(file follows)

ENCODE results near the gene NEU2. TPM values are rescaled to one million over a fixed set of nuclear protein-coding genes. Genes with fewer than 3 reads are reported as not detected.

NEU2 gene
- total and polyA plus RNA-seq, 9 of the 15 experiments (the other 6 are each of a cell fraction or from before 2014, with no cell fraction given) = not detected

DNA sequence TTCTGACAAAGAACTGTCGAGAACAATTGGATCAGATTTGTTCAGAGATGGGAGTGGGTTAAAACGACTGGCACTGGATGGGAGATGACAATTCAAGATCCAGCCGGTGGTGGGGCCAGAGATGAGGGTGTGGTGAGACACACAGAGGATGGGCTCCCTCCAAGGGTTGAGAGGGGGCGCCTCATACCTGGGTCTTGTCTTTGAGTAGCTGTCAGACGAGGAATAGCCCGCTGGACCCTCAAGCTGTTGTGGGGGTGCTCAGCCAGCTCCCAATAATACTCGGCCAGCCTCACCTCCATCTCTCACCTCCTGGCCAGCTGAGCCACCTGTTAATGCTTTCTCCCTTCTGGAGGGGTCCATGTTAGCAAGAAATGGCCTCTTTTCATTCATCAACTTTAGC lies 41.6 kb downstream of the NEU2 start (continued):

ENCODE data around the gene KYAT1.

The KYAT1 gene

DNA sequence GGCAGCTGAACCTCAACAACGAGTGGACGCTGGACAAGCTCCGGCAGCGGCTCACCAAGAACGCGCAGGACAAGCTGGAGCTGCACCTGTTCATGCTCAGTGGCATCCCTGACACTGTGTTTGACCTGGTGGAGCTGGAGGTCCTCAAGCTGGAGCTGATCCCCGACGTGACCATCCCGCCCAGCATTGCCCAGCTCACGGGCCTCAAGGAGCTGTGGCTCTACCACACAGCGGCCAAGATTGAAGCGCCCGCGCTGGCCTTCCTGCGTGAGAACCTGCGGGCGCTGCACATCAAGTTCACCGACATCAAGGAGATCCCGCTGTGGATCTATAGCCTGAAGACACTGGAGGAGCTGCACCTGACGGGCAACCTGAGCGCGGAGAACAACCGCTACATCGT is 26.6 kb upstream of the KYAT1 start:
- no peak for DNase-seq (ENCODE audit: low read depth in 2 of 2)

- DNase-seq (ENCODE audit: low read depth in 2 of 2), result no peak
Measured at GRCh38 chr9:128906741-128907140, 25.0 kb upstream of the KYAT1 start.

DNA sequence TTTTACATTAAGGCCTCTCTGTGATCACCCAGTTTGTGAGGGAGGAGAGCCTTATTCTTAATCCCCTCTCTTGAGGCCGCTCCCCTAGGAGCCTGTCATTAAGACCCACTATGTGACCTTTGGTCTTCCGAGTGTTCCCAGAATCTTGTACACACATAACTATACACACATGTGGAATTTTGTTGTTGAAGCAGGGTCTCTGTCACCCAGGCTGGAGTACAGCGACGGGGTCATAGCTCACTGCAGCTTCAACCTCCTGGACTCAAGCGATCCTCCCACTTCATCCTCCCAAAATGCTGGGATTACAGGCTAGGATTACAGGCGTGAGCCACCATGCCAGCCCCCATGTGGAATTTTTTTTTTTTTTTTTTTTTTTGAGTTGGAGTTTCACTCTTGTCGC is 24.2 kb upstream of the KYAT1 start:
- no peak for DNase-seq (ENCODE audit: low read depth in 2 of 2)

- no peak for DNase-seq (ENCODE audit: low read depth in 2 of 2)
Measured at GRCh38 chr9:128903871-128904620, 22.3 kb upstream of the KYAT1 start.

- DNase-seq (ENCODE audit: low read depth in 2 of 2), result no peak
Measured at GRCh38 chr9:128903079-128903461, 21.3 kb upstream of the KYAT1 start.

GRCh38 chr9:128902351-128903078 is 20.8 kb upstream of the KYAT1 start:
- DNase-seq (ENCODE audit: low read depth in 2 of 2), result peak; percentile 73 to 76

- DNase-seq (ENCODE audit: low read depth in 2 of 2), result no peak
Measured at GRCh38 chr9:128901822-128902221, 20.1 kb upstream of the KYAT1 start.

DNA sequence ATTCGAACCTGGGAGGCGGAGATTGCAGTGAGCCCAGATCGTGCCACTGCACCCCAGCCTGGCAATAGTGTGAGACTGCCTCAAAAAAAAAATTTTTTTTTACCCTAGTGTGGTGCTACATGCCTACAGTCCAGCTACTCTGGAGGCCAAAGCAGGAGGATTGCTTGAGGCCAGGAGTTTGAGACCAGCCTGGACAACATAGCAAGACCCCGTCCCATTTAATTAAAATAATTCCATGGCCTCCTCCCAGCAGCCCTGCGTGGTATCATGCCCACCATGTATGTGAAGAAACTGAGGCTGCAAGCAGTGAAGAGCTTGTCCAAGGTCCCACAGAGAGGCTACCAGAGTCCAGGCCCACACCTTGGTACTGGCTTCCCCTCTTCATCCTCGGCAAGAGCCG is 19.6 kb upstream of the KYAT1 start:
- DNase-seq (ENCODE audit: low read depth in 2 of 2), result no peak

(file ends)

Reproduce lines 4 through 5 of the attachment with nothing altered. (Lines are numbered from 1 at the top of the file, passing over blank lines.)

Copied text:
DNA sequence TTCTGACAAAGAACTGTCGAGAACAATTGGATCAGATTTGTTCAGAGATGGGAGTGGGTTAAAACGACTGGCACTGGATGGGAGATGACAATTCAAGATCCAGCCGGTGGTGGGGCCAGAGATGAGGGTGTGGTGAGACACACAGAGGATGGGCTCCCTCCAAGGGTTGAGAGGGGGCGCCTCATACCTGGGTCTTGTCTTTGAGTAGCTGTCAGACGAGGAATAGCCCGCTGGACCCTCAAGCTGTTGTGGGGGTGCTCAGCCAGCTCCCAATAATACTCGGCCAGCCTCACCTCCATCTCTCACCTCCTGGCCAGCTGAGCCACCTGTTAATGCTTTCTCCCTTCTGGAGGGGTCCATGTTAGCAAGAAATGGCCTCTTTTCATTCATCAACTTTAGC lies 41.6 kb downstream of the NEU2 start (continued):

ENCODE data around the gene KYAT1.